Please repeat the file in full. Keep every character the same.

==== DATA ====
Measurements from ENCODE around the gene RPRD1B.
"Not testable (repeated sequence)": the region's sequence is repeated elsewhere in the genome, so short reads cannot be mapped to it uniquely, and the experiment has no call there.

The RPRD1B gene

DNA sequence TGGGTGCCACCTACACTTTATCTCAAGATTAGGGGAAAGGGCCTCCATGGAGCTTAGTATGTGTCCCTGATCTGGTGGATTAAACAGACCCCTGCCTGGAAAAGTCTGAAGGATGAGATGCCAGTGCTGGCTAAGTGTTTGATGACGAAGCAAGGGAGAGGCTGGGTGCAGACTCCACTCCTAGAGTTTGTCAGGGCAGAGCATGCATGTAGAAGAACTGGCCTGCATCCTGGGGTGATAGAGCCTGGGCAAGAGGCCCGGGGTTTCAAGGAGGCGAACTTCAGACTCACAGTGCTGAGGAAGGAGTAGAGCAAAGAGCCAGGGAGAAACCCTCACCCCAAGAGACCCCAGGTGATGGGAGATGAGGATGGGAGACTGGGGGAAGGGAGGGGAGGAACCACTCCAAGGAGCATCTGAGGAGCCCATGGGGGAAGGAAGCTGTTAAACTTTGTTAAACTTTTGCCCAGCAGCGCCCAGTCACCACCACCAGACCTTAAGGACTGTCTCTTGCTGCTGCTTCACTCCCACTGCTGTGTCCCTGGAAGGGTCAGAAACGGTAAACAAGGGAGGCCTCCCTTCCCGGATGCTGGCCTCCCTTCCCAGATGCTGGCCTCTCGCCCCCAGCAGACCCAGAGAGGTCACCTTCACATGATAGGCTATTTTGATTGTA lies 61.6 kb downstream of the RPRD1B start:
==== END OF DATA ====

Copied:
Measurements from ENCODE around the gene RPRD1B.
"Not testable (repeated sequence)": the region's sequence is repeated elsewhere in the genome, so short reads cannot be mapped to it uniquely, and the experiment has no call there.

The RPRD1B gene

DNA sequence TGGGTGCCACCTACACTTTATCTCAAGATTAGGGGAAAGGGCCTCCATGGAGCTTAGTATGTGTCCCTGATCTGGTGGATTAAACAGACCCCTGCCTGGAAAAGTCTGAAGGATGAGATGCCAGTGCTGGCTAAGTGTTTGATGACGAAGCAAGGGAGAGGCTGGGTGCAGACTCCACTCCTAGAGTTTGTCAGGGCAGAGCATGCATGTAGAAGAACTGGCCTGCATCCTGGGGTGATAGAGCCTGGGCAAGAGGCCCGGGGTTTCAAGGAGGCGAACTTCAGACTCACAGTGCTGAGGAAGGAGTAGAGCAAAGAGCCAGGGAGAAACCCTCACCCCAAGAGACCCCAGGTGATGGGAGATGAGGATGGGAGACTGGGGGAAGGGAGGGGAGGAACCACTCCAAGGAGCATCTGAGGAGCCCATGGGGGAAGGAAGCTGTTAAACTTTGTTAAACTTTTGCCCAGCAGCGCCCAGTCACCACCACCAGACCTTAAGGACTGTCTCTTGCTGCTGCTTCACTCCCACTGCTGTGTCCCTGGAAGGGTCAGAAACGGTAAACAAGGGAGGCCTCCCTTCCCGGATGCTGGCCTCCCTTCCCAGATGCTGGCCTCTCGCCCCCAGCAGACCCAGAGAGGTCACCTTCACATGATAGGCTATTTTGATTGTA lies 61.6 kb downstream of the RPRD1B start: